Extreme Weather News
Another tropical cyclone called KENI has formed in the South Pacific Ocean between Vanuatu and Fiji. The Joint Typhoon Warning Center (JTWC) issued it's first warning for tropical cyclone KENI on April 8, 2018 at 2100Z. Tropical cyclone KENI is following a track similar to tropical cyclone JOSIE that recently caused deadly flooding in Fiji.
The GPM core observatory satellite passed above tropical cyclone KENI on April 9, 2018 at 1109Z. This analysis of rainfall around tropical cyclone KENI was accomplished using data collected by GPM Microwave Imager (GMI) and Dual Frequency Precipitation Radar (DPR) instruments. Those data show that KENI was becoming well organized. GMI revealed that an area of heavy rainfall was located at KENI's center of circulation in the North Fiji Basin between Vanuatu and the Fiji Islands. Two large distinct convective rain bands are shown dropping heavy rainfall as they spiral inward from KENI's eastern side. GPM's radar (DPR Ku Band) found that powerful storms in the eastern of these feeder bands was dropping rain at a rate of greater than 226 mm (8.9 inches) per hour.
GPM radar data (DPR Ku Band) were used here to show the 3-D shape precipitation associated with tropical cyclone KENI. Cloud top heights estimates over an area larger than the GPM swath were produced by blending measurements from GPM's radar (DPR Ku band) with cloud top heights based on the HIMAWARI-8 Meteosat satellite's infrared temperatures satellite's infrared temperatures. Storm top heights were found by DPR to reach altitudes of almost 17 km (10.5 miles) with the powerful storms in intense rain bands wrapping around KENI's eastern side.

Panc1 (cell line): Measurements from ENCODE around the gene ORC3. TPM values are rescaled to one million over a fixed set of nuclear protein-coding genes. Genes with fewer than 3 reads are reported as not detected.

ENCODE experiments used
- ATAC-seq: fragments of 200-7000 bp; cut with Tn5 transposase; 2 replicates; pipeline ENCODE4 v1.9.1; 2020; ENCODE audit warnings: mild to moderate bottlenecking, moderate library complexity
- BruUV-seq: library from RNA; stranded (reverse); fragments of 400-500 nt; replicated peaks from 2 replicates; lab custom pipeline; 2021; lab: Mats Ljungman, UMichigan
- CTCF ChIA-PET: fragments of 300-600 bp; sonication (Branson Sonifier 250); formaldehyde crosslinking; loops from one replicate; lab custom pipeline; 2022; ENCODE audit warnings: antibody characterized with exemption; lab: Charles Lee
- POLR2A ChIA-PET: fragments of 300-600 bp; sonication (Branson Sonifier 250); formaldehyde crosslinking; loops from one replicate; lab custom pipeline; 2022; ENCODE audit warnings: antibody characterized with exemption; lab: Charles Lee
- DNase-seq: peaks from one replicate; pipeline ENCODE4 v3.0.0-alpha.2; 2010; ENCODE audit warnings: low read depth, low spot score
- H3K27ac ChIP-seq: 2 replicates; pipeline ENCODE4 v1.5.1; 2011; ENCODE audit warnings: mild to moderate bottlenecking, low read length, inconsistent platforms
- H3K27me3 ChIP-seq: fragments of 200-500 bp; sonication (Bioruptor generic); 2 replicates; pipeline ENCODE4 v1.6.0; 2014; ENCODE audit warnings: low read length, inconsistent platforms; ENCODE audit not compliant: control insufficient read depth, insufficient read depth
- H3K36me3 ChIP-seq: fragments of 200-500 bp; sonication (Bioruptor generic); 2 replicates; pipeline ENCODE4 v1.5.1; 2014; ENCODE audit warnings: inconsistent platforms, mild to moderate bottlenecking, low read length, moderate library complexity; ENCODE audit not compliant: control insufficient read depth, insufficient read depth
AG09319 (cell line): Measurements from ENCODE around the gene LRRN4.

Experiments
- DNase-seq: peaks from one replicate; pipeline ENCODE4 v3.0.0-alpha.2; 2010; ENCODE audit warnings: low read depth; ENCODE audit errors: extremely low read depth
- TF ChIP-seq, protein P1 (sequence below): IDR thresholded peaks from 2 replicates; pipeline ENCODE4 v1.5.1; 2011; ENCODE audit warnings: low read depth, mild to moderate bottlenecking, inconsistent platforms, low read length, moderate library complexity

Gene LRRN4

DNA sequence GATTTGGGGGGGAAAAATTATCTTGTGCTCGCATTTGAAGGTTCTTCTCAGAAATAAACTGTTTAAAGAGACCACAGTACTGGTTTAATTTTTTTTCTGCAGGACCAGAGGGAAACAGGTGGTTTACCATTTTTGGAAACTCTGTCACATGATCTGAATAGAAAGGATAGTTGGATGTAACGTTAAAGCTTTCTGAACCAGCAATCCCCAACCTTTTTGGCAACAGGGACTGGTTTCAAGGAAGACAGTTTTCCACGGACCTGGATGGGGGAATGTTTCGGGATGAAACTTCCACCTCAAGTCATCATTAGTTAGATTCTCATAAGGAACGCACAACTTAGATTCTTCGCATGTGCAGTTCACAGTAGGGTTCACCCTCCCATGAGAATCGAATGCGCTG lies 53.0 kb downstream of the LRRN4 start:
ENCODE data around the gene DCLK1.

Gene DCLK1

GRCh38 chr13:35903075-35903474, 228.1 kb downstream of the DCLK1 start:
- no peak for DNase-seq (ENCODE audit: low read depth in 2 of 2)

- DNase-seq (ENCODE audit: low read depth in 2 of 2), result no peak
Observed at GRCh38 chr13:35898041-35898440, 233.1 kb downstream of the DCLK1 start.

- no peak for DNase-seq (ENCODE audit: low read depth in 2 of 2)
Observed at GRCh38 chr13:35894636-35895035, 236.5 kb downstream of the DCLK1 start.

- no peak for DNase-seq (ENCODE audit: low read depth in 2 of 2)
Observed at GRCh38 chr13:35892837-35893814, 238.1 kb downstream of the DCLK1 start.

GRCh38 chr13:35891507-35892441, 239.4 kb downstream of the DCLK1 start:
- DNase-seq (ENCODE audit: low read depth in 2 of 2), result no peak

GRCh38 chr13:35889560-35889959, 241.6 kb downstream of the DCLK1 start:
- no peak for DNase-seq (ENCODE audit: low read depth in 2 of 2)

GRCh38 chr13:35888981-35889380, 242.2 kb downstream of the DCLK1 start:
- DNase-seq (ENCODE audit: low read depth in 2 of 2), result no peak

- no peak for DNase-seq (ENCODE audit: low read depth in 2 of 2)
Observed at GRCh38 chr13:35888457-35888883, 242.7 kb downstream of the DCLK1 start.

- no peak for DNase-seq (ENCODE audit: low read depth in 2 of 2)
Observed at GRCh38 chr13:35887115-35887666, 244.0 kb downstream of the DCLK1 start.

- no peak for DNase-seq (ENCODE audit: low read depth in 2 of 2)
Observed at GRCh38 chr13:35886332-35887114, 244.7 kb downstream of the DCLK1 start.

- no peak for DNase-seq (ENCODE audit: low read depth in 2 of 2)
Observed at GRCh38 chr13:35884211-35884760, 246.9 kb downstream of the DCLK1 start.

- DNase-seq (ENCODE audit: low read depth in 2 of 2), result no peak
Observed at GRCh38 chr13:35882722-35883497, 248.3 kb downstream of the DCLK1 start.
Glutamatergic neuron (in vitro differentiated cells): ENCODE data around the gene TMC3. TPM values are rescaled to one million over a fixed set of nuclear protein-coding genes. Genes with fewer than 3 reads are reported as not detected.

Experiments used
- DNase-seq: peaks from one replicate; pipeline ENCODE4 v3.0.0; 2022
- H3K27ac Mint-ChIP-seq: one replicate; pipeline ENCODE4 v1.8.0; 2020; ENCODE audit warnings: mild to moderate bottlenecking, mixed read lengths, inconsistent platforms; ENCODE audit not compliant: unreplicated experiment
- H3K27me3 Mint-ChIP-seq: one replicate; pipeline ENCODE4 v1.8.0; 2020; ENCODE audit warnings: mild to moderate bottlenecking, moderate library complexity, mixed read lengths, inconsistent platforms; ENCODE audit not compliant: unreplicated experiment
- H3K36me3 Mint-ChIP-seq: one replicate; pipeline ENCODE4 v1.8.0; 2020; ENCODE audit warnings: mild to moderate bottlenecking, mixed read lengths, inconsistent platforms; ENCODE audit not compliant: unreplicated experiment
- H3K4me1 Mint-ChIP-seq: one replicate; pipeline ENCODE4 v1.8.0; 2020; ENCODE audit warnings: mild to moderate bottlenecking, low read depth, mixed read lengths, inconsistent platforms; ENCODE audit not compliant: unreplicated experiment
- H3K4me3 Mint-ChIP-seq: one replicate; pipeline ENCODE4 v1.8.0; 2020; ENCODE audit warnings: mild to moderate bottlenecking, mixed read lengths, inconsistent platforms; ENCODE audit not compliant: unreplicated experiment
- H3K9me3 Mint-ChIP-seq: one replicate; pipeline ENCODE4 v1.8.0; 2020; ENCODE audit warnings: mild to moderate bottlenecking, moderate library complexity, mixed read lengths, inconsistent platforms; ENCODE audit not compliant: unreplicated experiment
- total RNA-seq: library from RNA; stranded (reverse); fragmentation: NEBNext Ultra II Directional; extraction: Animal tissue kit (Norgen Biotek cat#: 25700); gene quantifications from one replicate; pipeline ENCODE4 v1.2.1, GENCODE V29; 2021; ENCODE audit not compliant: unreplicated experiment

Like tropical cyclone JOSIE, tropical cyclone KENI is expected to pass close to the southwest of the largest island in the Republic of Fiji called Viti Levu. Tropical cyclone JOSIE only attained tropical storm intensity. The Joint Typhoon Warning Center (JTWC) predicts that tropical storm KENI will reach intensity of 70 kts (81 mph) when it is closest to Viti Levu. That means that KENI will be the equivalent of a category one hurricane on the Saffir-Simpson hurricane wind scale at that time. With warm sea surface temperatures and low to moderate vertical wind shear tropical cyclone KENI is passing through an area of favorable environment for intensification. Maximum sustained wind speeds in the tropical cyclone are expected to peak at 80 kts (92 mph) after KENI has passed to the the
- Images and caption by Hal Pierce (SSAI/NASA GSFC)